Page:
With the introduction of machine learning, with systems such as Google’s RankBrain, the role and techniques for SEO are changing. Whilst relevant, high quality content always performs better in search, there are some more specific things that can be done to improve performance in the age of RankBrain.
HTTPS and Security
Back in 2014, Google announced that it was pushing HTTPS as a ranking signal, however, the uptake of HTTPS was not significant across the board. The reason for this is that secure data transfer is more important in some industries, for example, more than half of finance pages in the top position in the SERPs use HTTPS, compared to just 23% of the top results in the travel industry. This shows Google’s attempt to match its results to the user’s intent: those who are looking for financial information are likely to have to enter their personal details, whereas those looking for their next holiday destination are naturally less concerned about the security of that information.
A rule of thumb in SERP has been that the longer the content, the better. This is so because a longer text has a higher chance of being more comprehensive, however, many questions that get typed into a search engine are short and perfunctory. These sorts of direct questions should be responded to with a direct answer, in order to give the user the exact information that they are looking for. By answering these types of questions in under 500 words and stick closely to the topic, you stand a higher chance of entering ‘position zero’, where your site is quoted in Google’s answer box.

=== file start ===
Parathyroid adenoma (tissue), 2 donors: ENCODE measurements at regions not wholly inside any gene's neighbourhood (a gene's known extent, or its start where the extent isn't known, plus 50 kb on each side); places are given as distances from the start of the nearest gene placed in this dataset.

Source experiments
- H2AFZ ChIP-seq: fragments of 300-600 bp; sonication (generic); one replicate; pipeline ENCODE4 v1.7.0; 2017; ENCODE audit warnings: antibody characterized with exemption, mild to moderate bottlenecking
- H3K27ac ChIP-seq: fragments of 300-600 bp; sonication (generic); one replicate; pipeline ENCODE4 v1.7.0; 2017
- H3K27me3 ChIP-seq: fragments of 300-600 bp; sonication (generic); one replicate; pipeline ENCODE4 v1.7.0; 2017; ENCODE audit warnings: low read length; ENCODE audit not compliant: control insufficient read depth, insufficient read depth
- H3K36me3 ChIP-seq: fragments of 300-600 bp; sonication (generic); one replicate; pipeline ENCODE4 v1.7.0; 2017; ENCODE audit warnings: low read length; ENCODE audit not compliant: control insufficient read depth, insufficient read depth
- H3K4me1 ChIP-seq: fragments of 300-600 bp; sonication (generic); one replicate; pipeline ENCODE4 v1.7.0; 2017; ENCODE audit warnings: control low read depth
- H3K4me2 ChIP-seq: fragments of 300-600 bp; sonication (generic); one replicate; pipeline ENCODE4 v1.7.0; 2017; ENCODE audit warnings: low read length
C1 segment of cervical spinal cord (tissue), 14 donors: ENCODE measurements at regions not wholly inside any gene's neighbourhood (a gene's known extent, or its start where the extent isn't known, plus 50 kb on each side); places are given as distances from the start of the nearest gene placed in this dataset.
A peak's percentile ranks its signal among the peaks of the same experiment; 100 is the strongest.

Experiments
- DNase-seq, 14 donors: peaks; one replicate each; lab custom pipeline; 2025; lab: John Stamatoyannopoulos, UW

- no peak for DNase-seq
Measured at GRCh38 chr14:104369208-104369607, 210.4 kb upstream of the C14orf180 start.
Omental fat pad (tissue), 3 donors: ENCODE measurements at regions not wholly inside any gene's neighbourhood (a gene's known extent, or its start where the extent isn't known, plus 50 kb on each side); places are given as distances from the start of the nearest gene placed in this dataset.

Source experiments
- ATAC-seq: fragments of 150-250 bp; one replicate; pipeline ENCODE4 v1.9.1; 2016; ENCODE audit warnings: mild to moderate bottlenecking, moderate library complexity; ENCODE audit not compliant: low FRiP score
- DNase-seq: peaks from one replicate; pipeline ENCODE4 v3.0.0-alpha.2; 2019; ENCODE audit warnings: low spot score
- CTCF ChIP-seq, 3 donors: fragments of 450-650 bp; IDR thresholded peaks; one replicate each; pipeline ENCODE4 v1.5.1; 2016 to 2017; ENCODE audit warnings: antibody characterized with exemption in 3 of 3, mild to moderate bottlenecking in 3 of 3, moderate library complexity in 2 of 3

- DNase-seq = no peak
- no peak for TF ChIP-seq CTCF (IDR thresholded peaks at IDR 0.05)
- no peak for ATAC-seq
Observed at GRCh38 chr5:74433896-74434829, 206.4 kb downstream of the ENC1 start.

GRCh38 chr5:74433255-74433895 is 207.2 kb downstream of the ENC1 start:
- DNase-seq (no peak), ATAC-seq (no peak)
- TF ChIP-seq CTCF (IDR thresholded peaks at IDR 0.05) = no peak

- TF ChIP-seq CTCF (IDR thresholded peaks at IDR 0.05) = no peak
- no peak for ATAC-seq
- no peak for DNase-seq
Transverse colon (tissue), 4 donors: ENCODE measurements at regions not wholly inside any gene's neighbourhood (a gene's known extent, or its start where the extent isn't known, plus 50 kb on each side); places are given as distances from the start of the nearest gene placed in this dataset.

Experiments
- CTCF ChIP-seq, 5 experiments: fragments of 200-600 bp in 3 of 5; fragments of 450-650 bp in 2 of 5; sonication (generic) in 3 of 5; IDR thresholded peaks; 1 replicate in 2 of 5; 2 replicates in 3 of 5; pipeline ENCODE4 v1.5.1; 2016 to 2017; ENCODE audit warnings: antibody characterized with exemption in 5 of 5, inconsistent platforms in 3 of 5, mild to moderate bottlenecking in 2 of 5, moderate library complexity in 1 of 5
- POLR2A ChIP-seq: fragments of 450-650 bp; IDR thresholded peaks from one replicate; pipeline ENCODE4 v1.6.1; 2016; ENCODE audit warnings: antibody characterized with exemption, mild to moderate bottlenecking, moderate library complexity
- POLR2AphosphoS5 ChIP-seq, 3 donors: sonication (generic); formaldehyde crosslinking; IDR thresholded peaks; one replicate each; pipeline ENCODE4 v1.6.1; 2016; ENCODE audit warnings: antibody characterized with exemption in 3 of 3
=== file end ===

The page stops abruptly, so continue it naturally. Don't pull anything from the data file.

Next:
To work out the optimal length and form for your content, look to your high ranking competitors. Different industries require different types of content, so make sure to do your research.
Text is not the only way to communicate with users, images, video and interactive graphics are an engaging and concise way to pass on a message – but how many images should you include in an article?
Much like the length of your content, the images should be selected according to the users intent. For example, a search for ‘top XYZ team players’ would do well to include plenty of large images in the result, however ‘top XYZ team stats’ would be much better suited to a table or graph with lots of numbers. Retail is naturally image heavy, whereas a financial site does not necessarily benefit from a large number of images.
It has been widely covered that content should be relevant, but what, exactly, does relevant mean? Relevance depends on context that is specific to your industry, your audience and the device that they are using. Google is applying this level of detail to their SERPs, so sites must also apply this level of detail and relevance to their SEO.